Federal Evidence Blog

Whether To Encourage Juror Note Taking At Trial?

While the practice varies, trial judges generally have discretion on whether jurors may take notes during the trial; recently the Seventh Circuit weighed in on this issue and encouraged that jurors be permitted to take notes as a recommended practice, in United States v. Causey, _ F.3d _ (7th Cir. March 28, 2014) (No. 13–1321); a survey of other jury instructions from around the country highlights different practices and model language

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FRE 404(b) Evidence Would Have Been Inadmissible In A Jury Trial But Was Harmless Error In A Bench Trial

The Seventh Circuit recently considered the different treatment in admitting evidence in a bench trial instead of a jury trial; the circuit applies a "presumption of conscientiousness" in reviewing evidence admitted in a bench trial; while any error was ultimately harmless, the circuit notes that "had the evidence come before a jury, we may have come to a different conclusion, but we presume that the court was not unduly influenced by this weak pattern evidence," in United States v. Reed, _ F.3d _ (7th Cir. March 10, 2014) (No. 12–3701)

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FRE 613(b)'s "Opportunity To Explain" Prior Statement

In considering the admission of a witness's prior inconsistent statement under FRE 613(b), what process should be followed in asking the witness to confirm the prior statement? As the Eleventh Circuit recently noted, as long as "an opportunity to explain or deny the statement" was available, the rule does not required any particular time or any particular sequence in which this opportunity is made available, in United States v. Feliciano, _ F.3d _ (11th Cir. April 3, 2014) (No. 12-15341)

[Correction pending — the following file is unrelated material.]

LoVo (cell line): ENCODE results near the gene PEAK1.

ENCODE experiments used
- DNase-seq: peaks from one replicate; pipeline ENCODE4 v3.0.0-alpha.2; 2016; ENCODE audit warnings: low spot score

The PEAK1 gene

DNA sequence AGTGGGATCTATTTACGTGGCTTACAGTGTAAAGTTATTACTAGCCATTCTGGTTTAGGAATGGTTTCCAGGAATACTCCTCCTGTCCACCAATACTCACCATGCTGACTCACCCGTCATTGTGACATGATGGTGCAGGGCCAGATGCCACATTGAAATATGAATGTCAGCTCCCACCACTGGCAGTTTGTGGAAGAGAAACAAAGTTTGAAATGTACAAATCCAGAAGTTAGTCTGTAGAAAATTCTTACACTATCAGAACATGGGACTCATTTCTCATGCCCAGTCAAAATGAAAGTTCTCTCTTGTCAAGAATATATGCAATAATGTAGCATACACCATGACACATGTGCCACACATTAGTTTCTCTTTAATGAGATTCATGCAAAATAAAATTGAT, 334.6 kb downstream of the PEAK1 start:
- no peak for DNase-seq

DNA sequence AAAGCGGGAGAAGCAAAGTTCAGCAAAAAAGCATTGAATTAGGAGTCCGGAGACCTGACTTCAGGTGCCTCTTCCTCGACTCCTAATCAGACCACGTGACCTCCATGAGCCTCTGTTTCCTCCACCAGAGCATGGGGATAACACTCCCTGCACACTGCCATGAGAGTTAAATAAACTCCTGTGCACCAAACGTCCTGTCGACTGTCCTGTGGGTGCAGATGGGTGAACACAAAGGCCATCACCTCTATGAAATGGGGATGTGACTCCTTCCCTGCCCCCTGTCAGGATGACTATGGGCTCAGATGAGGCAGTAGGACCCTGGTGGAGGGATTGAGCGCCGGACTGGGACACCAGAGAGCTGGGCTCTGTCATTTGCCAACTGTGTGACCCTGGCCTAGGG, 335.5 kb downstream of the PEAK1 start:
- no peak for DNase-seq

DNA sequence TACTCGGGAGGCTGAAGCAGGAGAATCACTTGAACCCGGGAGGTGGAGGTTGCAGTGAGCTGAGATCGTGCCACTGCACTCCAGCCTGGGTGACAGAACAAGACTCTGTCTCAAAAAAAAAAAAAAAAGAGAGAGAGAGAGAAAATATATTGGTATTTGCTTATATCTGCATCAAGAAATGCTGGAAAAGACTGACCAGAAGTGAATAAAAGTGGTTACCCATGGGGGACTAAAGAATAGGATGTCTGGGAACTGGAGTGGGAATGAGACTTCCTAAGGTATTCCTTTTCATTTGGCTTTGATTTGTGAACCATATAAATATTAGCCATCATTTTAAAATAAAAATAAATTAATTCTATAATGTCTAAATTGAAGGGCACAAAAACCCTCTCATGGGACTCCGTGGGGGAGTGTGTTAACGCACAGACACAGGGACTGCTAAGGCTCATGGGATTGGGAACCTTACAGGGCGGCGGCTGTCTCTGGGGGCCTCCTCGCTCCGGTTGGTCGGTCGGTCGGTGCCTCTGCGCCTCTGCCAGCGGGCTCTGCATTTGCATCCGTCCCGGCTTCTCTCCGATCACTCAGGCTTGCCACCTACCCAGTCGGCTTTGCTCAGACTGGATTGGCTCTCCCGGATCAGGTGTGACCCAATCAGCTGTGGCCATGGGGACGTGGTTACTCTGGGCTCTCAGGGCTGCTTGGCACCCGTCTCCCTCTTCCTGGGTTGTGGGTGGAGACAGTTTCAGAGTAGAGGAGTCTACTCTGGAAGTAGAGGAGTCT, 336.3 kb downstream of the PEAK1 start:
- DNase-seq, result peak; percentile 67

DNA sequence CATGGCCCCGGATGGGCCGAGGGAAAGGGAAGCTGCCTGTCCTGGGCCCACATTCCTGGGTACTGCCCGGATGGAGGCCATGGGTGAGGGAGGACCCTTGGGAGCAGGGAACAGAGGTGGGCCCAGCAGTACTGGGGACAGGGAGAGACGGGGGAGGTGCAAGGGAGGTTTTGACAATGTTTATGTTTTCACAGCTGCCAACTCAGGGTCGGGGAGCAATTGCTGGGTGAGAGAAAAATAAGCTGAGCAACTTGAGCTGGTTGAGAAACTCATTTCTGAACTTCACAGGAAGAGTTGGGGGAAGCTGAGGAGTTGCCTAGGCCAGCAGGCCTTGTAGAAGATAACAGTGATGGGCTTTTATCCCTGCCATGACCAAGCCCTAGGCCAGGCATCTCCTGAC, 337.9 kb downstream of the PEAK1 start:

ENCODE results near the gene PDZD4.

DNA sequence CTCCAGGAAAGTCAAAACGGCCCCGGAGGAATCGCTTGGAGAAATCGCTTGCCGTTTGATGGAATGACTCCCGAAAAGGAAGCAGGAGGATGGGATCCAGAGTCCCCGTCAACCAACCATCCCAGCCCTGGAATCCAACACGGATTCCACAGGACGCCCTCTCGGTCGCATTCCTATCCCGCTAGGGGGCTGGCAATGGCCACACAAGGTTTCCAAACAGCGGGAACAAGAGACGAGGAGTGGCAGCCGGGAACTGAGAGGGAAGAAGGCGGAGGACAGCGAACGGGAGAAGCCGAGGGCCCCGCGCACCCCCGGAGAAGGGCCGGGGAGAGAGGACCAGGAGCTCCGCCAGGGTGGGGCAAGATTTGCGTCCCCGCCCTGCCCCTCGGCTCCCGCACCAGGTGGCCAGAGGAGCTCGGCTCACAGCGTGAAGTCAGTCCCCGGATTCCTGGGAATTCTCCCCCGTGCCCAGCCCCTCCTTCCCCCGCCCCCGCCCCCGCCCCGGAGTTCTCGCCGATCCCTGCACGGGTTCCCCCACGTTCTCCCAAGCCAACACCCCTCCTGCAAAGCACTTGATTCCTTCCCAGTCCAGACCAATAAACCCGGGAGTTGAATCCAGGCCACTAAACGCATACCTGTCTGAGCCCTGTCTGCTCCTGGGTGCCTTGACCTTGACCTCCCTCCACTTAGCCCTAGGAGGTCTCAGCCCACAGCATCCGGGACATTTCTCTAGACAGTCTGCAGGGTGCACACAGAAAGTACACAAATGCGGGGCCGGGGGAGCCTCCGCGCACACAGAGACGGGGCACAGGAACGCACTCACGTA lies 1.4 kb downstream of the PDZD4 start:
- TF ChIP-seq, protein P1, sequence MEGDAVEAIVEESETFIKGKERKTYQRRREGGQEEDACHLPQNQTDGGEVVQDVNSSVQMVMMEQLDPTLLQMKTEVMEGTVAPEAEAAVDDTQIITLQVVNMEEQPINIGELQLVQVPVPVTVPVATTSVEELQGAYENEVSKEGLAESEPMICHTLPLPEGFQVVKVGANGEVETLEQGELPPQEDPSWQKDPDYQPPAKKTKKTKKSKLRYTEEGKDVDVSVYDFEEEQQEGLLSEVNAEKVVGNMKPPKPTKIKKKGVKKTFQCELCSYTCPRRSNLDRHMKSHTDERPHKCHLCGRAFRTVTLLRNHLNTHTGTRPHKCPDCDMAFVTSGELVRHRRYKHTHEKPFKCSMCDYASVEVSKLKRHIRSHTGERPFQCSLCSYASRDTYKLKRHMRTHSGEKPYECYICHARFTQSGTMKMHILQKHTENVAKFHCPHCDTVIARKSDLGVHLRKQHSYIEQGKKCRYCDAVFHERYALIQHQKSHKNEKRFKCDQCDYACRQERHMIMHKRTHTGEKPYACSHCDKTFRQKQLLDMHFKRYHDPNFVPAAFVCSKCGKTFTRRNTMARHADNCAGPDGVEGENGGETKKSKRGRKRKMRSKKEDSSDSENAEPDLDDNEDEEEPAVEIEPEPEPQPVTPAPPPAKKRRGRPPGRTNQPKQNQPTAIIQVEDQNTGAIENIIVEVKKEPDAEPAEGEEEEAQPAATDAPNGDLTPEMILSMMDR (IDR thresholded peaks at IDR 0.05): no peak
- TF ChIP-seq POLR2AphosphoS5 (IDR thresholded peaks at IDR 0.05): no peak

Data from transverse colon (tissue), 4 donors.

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Trial Court's Co-Conspirator Admissibility Rulings Should Be Made Outside The Presence Of The Jury

Eighth Circuit reminds that rulings on the admission of co-conspirator statements should be made outside the presence of the jury consistent with the requirements of FRE 104(c); while the trial court erred in explaining its ruling before the jury, two curative instructions mitigated any prejudice, in United States v. Sevilla-Acosta, _ F.3d _ (8th Cir. March 27, 2014) (No. 13–1887)




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The Need To Make A Record To Justify Inquiry Into Juror Exposure To External Matters

What record should be made concerning a potential violation of the Sixth Amendment right to a fair and impartial jury trial? After a question arose about juror exposure to defense counsel's conversation with the defendant's family, the trial court inquired about what the juror may have overheard; the Eighth Circuit reviewed the defense claim concerning whether the trial court should have held a fuller hearing, in United States v. Horton, _ F.3d _ (8th Cir. March 24, 2014) (Nos. 12–3627, 12–3628)

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Circuit Consensus: Do Warrants Of Deportation Violate The Confrontation Clause?